Nonpayment of Sales Taxes for Angels Crossing Revealed

By Sue Moore

The village of Vicksburg has not been paying sales tax to the state of Michigan since purchasing Angels Crossing golf course in October 2009. This was revealed in a report to the village council by Village Manager Jim Mallery at its August meeting.

The amount due in back sales tax comes to $48,825.45, according to accountants from the Portage firm of Siegfried Crandall. They were called in by Mallery to review and analyze sales records since 2009. On top of that, the state could charge a penalty and fines of up to 25 percent if officials choose to do so. “None of these dollars would come out of the village’s taxpayers’ dollars,” Mallery emphasized. “It would come from cash flow at the golf course, which will indeed have an impact on the business plan for Angels Crossing and Creekside Grille.”

How could this happen, Mallery was asked. “There was not adequate review and proper implementation of systems [in either operation]. We will be reviewing the policies, procedures and most importantly the culture of practices at Angels Crossing and Creekside Grille.”

The disclosure was revealed after new Village Treasurer Michelle Morgan was asked to examine all areas involving financials at the two entities, Mallery said. “She notified me the first week of July of a potential issue involving sales tax because she found that the golf course did not have a sales tax license number filed with the state.”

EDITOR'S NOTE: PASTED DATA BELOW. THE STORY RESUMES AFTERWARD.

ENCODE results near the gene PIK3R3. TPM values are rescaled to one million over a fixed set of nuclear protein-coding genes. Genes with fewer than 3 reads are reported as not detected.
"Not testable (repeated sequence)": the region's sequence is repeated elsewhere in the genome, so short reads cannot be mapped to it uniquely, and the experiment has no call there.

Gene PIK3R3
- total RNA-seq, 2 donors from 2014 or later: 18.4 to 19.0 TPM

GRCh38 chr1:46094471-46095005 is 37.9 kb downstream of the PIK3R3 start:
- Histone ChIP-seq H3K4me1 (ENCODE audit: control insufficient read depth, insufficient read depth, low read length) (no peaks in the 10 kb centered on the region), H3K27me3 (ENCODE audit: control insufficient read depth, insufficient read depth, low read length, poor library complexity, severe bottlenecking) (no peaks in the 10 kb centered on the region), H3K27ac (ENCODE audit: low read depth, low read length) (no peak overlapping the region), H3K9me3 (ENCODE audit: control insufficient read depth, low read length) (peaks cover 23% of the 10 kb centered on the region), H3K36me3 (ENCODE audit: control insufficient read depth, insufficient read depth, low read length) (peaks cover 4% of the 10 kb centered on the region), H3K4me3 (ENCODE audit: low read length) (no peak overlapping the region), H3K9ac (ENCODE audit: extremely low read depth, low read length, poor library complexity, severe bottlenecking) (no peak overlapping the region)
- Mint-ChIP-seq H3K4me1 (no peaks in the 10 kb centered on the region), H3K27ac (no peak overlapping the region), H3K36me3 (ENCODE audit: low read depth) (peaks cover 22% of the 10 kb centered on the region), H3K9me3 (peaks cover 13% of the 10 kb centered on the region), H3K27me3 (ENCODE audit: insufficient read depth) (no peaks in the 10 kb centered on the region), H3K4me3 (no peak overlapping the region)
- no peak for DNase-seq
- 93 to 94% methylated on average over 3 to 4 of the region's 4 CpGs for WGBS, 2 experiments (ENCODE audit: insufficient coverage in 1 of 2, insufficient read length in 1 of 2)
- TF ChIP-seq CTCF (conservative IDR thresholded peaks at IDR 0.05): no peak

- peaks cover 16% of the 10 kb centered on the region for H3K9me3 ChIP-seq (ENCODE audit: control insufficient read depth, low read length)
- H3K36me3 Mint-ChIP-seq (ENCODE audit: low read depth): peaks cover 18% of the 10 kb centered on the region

Mallery then dug deeper to find out that Angels Crossing was required to pay sales tax on alcohol and food sales. The merchandise sold in the pro shop was part of Jeff Rohrstaff’s contract with the village and it was determined that he had paid the proper sales tax through his company. Other sales such as memberships and greens fees were determined to be tax exempt as the village is a 501(c)4 a nonprofit entity.

The amount owed to the state of items subject to sales tax from October 1, 2009 to September 20, 2010 was a mere $204.72 according to Siegfried Crandall’s review. But the rate escalated once alcohol was approved for sale: From October 1, 2010 to April 20, 2016, the amount owed was $28,091.36. When food was added by the opening of Creekside Grille, between May 1, 2016 and July 31, 2017 an additional $20,529.38 was owed.

The village has requested a tax identification number from the state and upon receipt of that will promptly pay the overdue amount, accompanied by a request from the village to have the penalties waived, Mallery said.

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